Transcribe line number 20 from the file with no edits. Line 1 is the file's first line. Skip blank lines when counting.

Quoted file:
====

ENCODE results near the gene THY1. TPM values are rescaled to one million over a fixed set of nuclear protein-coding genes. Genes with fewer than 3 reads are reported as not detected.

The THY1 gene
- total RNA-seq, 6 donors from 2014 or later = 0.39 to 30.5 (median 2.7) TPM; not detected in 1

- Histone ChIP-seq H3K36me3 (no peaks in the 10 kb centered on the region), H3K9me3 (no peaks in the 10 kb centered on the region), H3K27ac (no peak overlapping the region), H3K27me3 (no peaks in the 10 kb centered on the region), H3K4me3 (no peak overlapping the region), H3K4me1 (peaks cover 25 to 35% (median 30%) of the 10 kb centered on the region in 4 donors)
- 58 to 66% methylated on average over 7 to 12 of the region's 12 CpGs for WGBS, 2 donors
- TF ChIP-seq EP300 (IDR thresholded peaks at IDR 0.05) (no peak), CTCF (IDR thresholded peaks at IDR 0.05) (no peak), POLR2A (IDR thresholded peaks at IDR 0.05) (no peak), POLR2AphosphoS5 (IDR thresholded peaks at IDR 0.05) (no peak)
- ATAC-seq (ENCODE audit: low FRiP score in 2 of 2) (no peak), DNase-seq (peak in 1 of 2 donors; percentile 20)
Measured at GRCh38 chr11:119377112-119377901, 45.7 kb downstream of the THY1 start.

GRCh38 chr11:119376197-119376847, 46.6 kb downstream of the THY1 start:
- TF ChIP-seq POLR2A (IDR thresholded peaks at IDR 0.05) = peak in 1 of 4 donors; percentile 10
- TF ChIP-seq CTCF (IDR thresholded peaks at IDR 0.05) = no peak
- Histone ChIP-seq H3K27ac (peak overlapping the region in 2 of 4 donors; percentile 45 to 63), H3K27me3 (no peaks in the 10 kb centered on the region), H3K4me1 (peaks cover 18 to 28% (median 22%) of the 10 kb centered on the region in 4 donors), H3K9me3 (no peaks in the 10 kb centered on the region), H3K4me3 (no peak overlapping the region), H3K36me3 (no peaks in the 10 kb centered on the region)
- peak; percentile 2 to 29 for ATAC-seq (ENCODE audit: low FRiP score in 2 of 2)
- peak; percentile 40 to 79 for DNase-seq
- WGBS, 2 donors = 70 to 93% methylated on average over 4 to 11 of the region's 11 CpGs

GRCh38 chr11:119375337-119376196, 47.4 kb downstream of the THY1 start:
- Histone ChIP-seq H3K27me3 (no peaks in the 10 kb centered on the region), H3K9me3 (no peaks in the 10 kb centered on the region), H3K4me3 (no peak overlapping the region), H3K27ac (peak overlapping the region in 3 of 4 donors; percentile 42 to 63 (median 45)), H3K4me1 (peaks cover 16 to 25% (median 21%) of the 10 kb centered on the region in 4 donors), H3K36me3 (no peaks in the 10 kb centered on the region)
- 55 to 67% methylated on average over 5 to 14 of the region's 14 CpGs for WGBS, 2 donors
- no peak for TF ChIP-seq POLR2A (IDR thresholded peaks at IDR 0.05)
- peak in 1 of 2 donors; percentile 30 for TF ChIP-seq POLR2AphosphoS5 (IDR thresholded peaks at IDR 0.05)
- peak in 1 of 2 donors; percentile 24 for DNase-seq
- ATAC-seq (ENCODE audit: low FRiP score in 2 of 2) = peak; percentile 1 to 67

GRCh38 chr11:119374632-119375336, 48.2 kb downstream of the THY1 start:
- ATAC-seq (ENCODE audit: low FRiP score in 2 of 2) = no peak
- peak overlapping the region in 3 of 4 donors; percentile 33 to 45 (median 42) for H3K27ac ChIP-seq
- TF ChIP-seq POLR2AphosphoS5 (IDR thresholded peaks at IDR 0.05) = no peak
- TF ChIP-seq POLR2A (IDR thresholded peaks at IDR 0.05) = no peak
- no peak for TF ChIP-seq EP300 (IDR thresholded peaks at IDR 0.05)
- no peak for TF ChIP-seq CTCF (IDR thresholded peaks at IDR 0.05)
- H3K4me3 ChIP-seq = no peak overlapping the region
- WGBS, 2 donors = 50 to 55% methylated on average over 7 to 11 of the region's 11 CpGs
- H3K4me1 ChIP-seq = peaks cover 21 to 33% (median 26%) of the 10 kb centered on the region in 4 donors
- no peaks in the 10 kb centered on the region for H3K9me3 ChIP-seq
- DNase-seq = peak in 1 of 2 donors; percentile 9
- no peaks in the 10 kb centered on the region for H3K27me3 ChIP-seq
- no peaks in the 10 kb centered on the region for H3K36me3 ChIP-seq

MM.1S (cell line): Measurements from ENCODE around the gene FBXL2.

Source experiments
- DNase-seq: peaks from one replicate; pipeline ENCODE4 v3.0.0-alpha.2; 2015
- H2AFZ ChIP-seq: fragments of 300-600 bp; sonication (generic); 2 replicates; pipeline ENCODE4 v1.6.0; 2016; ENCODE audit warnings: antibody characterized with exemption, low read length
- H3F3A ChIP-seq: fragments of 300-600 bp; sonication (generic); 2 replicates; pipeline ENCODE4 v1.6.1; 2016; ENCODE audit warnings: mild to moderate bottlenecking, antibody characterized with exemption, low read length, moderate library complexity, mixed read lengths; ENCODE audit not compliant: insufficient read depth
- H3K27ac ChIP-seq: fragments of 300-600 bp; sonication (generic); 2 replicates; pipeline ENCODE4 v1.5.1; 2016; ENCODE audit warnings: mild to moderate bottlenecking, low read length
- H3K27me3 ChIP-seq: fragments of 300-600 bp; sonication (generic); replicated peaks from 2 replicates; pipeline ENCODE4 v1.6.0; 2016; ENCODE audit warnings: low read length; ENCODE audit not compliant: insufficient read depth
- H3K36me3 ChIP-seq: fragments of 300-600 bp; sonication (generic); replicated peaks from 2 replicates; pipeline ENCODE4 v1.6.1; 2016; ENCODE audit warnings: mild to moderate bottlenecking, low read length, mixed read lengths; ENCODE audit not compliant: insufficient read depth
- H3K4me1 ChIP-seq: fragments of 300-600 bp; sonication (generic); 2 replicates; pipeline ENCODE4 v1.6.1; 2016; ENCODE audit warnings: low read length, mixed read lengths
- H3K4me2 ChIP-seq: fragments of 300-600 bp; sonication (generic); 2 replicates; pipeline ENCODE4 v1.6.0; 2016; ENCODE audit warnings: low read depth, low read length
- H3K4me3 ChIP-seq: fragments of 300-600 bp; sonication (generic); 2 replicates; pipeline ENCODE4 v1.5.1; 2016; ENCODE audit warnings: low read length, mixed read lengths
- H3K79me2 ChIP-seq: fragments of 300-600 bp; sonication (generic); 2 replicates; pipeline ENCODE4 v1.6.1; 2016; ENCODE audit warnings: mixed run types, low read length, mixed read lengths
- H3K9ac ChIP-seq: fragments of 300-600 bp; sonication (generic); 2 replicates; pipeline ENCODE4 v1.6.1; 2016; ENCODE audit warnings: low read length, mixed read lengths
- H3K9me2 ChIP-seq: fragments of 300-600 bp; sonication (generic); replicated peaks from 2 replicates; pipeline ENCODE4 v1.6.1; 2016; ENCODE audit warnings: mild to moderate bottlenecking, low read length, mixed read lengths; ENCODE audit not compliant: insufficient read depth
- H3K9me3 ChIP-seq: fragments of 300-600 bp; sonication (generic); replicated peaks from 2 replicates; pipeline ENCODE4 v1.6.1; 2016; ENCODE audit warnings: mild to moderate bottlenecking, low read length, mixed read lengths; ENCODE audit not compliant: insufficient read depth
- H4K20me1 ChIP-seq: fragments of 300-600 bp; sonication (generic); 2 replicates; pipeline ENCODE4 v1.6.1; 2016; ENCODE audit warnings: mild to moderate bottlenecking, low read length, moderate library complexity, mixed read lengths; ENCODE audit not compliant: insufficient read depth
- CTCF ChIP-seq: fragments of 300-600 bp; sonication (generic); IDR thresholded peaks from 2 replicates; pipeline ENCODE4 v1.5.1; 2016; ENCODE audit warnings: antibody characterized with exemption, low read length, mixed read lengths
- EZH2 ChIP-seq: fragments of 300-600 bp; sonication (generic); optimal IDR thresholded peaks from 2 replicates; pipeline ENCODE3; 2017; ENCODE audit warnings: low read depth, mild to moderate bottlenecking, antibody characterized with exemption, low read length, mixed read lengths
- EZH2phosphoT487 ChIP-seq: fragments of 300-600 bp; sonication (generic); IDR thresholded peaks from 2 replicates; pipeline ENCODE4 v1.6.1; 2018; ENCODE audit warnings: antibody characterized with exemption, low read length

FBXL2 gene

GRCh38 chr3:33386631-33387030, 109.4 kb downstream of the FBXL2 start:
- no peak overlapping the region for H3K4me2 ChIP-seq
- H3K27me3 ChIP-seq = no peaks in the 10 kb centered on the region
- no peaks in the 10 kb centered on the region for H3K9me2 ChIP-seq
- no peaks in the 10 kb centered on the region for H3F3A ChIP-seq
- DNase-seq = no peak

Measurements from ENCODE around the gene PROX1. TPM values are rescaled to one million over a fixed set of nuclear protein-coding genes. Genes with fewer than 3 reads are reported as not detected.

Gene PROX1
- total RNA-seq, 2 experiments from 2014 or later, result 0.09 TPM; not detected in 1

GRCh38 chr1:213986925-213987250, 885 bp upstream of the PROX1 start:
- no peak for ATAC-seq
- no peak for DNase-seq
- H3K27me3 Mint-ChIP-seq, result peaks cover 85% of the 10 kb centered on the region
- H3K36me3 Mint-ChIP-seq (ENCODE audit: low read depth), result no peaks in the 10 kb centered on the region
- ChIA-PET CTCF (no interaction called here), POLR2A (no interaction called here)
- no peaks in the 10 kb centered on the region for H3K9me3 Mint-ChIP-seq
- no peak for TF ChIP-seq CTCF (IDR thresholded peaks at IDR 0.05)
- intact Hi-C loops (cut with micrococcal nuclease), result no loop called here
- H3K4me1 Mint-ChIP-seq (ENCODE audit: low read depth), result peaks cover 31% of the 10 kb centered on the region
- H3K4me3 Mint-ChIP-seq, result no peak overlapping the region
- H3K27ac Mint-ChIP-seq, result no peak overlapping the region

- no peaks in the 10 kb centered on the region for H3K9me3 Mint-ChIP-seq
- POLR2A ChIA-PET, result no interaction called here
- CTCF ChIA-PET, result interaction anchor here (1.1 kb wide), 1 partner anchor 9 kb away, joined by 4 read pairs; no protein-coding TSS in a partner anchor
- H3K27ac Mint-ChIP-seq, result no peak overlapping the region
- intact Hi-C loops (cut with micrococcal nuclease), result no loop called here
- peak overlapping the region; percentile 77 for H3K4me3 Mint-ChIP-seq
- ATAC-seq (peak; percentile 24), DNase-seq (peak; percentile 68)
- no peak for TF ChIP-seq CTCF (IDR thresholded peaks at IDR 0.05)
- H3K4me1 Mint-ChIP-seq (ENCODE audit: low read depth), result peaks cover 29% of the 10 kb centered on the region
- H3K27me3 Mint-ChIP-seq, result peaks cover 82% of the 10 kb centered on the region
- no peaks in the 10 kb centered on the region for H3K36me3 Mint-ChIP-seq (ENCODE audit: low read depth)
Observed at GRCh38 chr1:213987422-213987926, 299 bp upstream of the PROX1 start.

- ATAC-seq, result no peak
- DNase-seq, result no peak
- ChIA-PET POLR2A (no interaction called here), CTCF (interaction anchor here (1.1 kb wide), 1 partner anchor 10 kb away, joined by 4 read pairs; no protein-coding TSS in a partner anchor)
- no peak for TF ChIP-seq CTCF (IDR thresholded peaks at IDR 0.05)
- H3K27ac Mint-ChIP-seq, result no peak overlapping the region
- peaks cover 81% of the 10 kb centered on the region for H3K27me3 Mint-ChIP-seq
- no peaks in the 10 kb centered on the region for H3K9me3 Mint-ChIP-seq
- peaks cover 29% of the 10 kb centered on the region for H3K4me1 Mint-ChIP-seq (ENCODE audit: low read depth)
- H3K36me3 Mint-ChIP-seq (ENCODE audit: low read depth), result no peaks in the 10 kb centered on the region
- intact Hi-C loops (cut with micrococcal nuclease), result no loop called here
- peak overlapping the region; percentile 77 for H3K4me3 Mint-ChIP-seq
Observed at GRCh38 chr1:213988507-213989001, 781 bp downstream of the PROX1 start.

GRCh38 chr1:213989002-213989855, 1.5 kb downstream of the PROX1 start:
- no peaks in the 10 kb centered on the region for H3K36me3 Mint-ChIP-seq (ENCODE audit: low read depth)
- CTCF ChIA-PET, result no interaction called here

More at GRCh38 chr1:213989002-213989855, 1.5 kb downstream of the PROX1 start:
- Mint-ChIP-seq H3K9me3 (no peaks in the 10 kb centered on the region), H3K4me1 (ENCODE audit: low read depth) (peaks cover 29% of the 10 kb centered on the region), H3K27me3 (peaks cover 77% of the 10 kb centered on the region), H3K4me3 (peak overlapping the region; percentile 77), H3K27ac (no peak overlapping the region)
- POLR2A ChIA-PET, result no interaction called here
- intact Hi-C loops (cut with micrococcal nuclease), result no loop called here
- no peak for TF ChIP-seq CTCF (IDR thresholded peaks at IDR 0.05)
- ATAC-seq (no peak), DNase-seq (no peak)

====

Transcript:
- peak in 1 of 2 donors; percentile 30 for TF ChIP-seq POLR2AphosphoS5 (IDR thresholded peaks at IDR 0.05)